A great man once said, "If you judge a fish by its ability to climb a tree, it will live its whole life believing that it is stupid." In simple metaphorical terms, this new instalment in the Fast And Furious franchise is the fish, and good filmmaking is the tree. A film from this franchise will never climb said tree because that is not its primary objective. On the contrary, its primary objective is to entertain an audience with mindless action and the artifice of emotion, and by using the word "family" about 344,543 times.
Speaking of primary objectives, there exists a virus that can wipe out a sizable population off the face of the earth. Hattie Shaw (Vanessa Kirby) makes it her primary objective to infect herself with the virus to keep it away from Brixton Lore (Idris Elba). Brixton works for a shady agency called Eteon whose primary objective is to obtain the virus and hold the world to ransom with it. The objectives of Luke Hobbs (Dwayne Johnson) and Deckard Shaw (Jason Statham) in this film are to keep Hattie and the virus away from the clutches of Brixton and Eteon.
And our primary objective is to understand why this fish keeps trying to climb that darn tree even though it knows it doesn't need to.
Hobbs And Shaw is a weird mashup of the script of a Fast And Furious movie, the sensibilities of a David Leitch vehicle and the jokes about male genitalia from a Seth Rogen joint. It is a walking, talking, punching, kicking, screaming display of sheer lunacy on the silver screen that refuses to aspire to "a child playing with toy cars" level of storytelling.
Riddle me this dear reader, Hattie Shaw injects the virus into herself to keep the bad guy from getting his grimy hands on it. She escapes his grasp in each and every one of their encounters. So, we ask, what was the point of injecting herself with it? Why not carry the vial? Why create a ticking clock when there was no need to? And need we remind you, this isn't the last leap in logic.
Riddle number 2: A scene from the trailer. Hobbs And Shaw beat up a room full of bad guys and use their beaten-up mugs to pop open a door held closed by a retinal scanner. Shaw keeps failing in his attempts. The man does not open the eye of the bad guy when pointing him at said scanner. This scene is played for comedy. It is funny but not in the way the film intends it to be. I, for one, tossed my hands up in the air and laughed at the sheer idiocy displayed by the acting and directing departments. And lest we forget, this isn't the last time such idiocy is displayed on screen at full force.
And finally, riddle number 3: Why does this fish keep trying to climb that darn tree by having its villain spout generic lines about how humans are destroying the planet and the only way to save humanity from itself is to exterminate it all at once? Who is Brixton as a person? What other character traits does he have other than being played by Idris Elba? Why should we care about his cause?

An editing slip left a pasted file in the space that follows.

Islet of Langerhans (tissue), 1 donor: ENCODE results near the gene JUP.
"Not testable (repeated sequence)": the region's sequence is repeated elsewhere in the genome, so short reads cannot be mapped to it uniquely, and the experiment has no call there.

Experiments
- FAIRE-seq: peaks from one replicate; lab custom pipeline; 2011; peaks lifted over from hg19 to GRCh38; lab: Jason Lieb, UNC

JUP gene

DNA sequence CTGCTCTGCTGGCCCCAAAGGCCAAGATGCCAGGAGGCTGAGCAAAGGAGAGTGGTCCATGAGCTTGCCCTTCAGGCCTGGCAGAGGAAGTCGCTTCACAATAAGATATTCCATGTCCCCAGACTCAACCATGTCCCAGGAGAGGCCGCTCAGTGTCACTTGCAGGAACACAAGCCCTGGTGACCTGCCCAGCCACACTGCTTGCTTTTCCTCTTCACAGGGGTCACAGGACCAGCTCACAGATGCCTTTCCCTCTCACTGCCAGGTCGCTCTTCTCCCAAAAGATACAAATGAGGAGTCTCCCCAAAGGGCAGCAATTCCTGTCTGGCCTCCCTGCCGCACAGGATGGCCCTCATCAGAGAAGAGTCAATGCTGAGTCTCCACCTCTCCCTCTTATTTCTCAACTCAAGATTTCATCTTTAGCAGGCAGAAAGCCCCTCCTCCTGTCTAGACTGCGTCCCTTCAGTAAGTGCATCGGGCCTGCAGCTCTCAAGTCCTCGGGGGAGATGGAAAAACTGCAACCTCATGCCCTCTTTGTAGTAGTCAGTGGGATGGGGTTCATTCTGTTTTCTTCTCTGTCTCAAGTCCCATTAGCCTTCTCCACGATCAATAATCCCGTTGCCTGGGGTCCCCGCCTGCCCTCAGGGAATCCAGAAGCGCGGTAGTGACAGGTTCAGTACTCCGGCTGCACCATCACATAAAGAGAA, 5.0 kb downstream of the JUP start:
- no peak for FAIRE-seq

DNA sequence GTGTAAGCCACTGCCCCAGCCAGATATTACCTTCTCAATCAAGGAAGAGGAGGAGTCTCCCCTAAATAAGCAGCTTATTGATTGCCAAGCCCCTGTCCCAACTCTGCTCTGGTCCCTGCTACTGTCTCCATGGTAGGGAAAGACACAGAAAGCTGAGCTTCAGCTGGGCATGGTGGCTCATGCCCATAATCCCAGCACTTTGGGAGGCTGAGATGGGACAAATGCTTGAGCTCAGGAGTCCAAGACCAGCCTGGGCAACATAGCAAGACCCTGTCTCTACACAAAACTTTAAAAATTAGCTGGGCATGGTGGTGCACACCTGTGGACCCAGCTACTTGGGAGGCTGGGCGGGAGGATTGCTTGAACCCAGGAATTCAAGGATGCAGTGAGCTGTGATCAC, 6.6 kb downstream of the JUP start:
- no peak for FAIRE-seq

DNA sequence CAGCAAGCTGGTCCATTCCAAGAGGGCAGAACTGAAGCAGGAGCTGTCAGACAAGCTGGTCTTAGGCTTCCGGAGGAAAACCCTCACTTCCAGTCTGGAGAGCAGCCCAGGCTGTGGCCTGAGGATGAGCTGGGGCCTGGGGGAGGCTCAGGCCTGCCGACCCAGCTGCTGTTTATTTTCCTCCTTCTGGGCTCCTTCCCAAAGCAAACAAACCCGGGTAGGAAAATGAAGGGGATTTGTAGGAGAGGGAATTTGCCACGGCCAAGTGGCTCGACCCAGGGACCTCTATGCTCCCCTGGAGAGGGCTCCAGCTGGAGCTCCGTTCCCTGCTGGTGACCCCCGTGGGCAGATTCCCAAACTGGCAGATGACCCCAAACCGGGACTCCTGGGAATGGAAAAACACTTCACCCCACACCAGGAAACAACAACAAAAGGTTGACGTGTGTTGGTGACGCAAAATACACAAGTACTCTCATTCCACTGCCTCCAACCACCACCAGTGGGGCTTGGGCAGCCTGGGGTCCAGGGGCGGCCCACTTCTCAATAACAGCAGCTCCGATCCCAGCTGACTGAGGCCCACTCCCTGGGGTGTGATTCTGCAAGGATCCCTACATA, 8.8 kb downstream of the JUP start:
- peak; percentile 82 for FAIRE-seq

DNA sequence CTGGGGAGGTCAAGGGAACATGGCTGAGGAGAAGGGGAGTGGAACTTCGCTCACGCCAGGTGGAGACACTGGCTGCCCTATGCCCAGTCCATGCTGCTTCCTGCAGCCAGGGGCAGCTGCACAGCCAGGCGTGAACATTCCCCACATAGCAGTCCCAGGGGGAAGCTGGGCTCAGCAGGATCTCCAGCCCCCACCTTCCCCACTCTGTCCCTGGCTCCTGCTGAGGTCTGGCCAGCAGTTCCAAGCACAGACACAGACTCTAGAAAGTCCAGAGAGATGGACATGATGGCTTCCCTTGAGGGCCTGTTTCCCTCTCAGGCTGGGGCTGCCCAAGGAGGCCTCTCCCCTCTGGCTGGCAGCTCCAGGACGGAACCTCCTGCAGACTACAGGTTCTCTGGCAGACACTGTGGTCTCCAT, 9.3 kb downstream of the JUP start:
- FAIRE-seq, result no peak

The film gives us reasons to care about Hobbs And Shaw by having them interact with their families in the most stereotypical of ways, but the filmmakers don't extend the same olive branch to Stringer Bell. The film presents us with a villain whose calls himself "the bad guy" when he clearly believes that his actions are that of a do-gooder. With muddled writing like this, the film can thank its A-list action stars for keeping its over 2-hour runtime ticking along fairly reasonably.
For all its phallic humour and nonsensical action sequences (which we will get to), the charm of The Rock and The Transporter guide the audience to the Isle Of Samoa, a location that differentiates Hobbs And Shaw from its predecessors. The homely and laid-back nature of the island, the familiar warmth of a Samoan grandmother and some creative set pieces make for a half-decent third act that aims at sending the viewers into raptures.
However, it is only a half-decent sequence.
The other half follows in line with all the other action sequences sprinkled across the length of the film. Gone are those wide-shot-filled hand-to-hand combat scenes from Leitch's Atomic Blonde
, gone is the self-deprecatory humour-laced dialogue from Leitch's Deadpool 2
, and nowhere to be found is an action star as committed to performing the stunts as Keanu Reeves did in Leitch's John Wick
. Hobbs And Shaw has none of these elements but has a crew of actors who are contractually obligated to never lose a fight in any of their films.
With handicaps like this, an inconsistent colour palette, some truly horrendous CGI for a film whose budget is $200 million, pop songs taking the place of a well-composed score, and a final fight scene that looks like it was shot on a soundstage instead of a Samoan jungle, Hobbs And Shaw lacks the slick production value and a consistent visual tone that the previous entries in the franchise always seemed to maintain.
With so many individual aspects of this film and all that came before directing the fish towards the nearest stream of water, the fish distracts itself with every new tree it sees along its path. It wants to climb the espionage tree, the drama tree, the comedy tree, the cameo tree and so many more, when swimming through a stream of bullets and NOS would have sufficed.
I laughed to myself when my schoolteachers told me that I had the attention span of a goldfish. I have now seen a visual representation of it. I finally relate to their frustration.